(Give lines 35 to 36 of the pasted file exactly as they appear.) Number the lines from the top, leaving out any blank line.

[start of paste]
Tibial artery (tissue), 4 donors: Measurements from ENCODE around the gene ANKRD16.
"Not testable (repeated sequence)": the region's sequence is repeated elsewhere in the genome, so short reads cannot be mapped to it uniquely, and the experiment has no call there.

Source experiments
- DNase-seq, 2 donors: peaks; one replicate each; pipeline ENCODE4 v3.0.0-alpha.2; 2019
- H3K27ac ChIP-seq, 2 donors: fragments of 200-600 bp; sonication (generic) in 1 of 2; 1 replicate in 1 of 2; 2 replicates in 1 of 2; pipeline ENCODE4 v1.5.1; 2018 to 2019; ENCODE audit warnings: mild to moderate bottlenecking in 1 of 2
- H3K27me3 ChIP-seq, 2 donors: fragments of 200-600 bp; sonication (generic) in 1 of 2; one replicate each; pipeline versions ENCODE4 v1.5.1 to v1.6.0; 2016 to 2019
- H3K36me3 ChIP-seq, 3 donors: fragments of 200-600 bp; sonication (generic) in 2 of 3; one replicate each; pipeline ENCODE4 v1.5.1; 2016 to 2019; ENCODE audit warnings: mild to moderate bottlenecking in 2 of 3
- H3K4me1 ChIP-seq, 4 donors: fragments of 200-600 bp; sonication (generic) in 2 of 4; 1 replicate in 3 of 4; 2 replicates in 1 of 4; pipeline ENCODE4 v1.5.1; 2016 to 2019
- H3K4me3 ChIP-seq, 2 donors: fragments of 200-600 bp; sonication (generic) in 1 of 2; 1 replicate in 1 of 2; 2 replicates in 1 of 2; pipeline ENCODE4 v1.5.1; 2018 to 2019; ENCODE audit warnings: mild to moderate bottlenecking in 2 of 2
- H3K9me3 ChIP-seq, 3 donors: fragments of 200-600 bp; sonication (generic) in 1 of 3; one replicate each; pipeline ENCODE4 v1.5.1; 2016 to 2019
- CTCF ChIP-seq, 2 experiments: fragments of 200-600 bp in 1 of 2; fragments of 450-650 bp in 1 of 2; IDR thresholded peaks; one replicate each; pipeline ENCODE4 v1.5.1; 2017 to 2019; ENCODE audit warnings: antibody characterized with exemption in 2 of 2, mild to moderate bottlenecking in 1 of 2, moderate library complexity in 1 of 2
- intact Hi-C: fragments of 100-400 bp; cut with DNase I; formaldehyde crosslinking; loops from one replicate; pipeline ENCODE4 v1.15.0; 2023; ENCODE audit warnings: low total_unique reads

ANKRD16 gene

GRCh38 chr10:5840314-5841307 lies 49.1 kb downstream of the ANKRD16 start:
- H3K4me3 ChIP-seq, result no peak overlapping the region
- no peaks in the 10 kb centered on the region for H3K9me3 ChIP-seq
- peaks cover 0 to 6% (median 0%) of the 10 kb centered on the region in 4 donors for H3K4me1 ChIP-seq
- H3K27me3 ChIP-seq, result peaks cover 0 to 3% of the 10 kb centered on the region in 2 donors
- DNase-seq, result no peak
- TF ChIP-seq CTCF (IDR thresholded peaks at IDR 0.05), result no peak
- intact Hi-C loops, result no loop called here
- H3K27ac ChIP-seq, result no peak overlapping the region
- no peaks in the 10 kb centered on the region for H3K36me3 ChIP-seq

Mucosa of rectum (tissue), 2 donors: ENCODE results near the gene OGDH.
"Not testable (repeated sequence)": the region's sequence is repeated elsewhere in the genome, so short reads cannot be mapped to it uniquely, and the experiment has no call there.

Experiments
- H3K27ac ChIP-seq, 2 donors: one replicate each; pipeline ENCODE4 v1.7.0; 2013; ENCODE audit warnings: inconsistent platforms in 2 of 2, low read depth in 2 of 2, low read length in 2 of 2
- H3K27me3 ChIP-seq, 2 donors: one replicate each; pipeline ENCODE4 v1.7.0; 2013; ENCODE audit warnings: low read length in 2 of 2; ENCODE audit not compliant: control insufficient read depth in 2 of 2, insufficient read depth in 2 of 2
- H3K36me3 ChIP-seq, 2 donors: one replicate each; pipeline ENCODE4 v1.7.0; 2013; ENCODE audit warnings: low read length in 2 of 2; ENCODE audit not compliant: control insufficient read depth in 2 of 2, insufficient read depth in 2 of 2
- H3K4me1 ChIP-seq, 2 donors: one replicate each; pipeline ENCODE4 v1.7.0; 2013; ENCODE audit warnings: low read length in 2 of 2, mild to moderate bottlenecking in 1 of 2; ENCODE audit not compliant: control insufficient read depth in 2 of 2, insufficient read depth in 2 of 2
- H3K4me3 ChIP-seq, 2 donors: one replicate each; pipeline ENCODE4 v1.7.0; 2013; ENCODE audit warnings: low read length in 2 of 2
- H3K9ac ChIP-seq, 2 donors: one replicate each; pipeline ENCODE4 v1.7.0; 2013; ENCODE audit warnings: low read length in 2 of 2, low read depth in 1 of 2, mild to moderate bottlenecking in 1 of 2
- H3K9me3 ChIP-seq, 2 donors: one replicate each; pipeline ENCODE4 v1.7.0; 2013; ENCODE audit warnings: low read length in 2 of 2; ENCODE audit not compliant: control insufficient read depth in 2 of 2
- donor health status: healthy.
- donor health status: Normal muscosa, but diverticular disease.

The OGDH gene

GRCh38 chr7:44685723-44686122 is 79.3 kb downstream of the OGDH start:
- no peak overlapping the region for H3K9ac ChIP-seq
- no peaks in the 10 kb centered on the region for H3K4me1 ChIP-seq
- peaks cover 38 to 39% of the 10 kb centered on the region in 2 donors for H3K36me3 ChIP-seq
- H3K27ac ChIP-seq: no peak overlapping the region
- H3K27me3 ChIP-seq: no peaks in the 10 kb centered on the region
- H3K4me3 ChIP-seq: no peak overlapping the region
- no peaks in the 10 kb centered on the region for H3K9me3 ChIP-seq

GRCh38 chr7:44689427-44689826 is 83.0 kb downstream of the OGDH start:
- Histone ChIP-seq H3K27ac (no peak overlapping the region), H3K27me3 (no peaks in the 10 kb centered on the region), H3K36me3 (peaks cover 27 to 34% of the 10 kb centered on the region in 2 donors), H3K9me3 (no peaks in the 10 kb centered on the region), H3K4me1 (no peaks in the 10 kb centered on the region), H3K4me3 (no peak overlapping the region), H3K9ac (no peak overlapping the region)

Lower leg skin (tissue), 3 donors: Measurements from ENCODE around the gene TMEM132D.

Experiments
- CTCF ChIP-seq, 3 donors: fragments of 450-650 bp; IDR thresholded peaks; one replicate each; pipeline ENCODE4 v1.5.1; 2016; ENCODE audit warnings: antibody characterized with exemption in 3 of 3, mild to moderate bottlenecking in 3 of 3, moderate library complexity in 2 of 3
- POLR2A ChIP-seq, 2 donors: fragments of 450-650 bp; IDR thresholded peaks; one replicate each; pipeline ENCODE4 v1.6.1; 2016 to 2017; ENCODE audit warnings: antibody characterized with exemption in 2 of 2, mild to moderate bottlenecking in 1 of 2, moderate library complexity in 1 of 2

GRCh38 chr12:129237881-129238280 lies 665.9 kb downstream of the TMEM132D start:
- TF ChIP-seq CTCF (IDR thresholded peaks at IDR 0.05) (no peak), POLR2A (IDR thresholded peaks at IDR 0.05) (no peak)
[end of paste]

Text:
- donor health status: Normal muscosa, but diverticular disease.

The OGDH gene